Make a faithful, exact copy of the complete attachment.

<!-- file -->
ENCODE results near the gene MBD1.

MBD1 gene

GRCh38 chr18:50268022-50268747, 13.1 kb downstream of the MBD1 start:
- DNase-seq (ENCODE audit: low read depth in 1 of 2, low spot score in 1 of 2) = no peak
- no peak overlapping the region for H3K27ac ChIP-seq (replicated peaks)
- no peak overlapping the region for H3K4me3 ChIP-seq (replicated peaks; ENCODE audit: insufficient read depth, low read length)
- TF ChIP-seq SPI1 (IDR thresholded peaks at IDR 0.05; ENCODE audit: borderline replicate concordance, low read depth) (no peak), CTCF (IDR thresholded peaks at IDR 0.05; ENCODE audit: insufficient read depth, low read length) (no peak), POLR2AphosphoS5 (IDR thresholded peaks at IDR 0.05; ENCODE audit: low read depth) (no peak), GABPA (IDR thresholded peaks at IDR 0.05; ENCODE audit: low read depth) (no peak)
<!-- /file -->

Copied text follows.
ENCODE results near the gene MBD1.

MBD1 gene

GRCh38 chr18:50268022-50268747, 13.1 kb downstream of the MBD1 start:
- DNase-seq (ENCODE audit: low read depth in 1 of 2, low spot score in 1 of 2) = no peak
- no peak overlapping the region for H3K27ac ChIP-seq (replicated peaks)
- no peak overlapping the region for H3K4me3 ChIP-seq (replicated peaks; ENCODE audit: insufficient read depth, low read length)
- TF ChIP-seq SPI1 (IDR thresholded peaks at IDR 0.05; ENCODE audit: borderline replicate concordance, low read depth) (no peak), CTCF (IDR thresholded peaks at IDR 0.05; ENCODE audit: insufficient read depth, low read length) (no peak), POLR2AphosphoS5 (IDR thresholded peaks at IDR 0.05; ENCODE audit: low read depth) (no peak), GABPA (IDR thresholded peaks at IDR 0.05; ENCODE audit: low read depth) (no peak)